Human Cells make Substances that Bust Up Bacterias

When faced with bacterial invaders, our human cells produce a very special substance; Soap. These cells, however, aren’t a part of the immune system of our body, which may be a surprising information. The way these fascinating cells fight the bacterias off is by unleashing a “detergent-like protein.” This protein would dissolve the chunks of the inner membrane of the bacteria to result in killing the bacteria. It is true that the main players of the immune system, such as the antibodies and the white blood cells, play a big role in protecting the body, but the truth not everyone is aware it that all the cells in our body have some ability to protect themselves from harmful outside forces threatening their well-being. More than any other organisms, these cellular defense abilities have often been ignored or overlooked in the human body. However, this defense system is very ancient and primordial and even has the potential to inform us more about the development or treatment of new infections in the future. Most times, these “non-immune” cells rely on the warning they receive from the professional immune cells to combat the disease in the body. When the immune cells defeat an outsider, they will release an alarm system called interferon-gamma, which is when the other cells will pick up. John MacMicking, an immunologist and a forward Hughes Medical Institute investigator at Yale, and his colleagues did an experiment where they searched for molecular basis by infecting the laboratory version of the human epithelial cell. They infected the cells with Salmonella bacteria which, “can exploit cells’ nutrient-rich interior” The scientists looked through more than 19,000 genes of human cells to find the cell that can fight against this bacteria and found a protein called APOL3. Looking closely at the actions of APOL3, the scientist found the protein swarming the bacteria and somehow killing it. Studying more closely into this case, the researchers were soon able to determine that it was actually the combination of APOL3 and another molecule called GBP1 that worked together to kill the bacteria. How things actually worked during the process was by GBP1 first loosening up the outer membrane of the bacteria and then APOL3 dissolving the inner lipid membrane. The scientists say they were surprised how human cells were able to create and utilize detergent-like substances to protect themselves.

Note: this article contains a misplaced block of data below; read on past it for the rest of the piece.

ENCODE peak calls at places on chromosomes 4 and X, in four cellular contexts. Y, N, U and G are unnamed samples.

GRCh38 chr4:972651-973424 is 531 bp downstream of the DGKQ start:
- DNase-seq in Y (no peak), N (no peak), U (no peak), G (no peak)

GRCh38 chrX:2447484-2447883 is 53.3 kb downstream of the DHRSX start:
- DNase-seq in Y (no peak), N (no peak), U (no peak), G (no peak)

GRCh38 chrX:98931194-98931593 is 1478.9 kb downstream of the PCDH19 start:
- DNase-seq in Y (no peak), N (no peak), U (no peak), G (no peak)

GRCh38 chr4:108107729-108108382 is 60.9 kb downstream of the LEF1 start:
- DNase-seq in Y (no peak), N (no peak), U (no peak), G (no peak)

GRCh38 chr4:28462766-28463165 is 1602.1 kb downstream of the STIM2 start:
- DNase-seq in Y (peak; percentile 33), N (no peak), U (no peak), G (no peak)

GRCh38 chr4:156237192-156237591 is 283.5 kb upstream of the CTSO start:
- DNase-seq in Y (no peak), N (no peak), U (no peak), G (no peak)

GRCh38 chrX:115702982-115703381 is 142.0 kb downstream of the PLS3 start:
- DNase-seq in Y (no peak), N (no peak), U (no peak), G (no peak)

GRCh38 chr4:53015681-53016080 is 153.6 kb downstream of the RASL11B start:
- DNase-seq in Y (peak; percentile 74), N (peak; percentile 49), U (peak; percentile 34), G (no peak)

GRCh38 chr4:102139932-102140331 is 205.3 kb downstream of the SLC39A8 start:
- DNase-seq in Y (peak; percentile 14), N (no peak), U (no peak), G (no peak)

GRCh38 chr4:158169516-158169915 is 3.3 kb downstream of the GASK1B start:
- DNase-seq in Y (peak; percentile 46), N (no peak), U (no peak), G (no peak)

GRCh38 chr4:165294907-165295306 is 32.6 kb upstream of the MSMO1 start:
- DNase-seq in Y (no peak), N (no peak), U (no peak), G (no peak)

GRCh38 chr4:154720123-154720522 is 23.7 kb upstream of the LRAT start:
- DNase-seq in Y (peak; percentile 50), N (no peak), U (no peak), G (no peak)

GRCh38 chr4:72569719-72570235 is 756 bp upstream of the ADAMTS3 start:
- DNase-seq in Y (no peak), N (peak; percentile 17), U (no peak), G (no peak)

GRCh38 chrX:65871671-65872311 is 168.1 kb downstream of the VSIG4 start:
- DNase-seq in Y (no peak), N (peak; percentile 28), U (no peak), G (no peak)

Categories: Clinical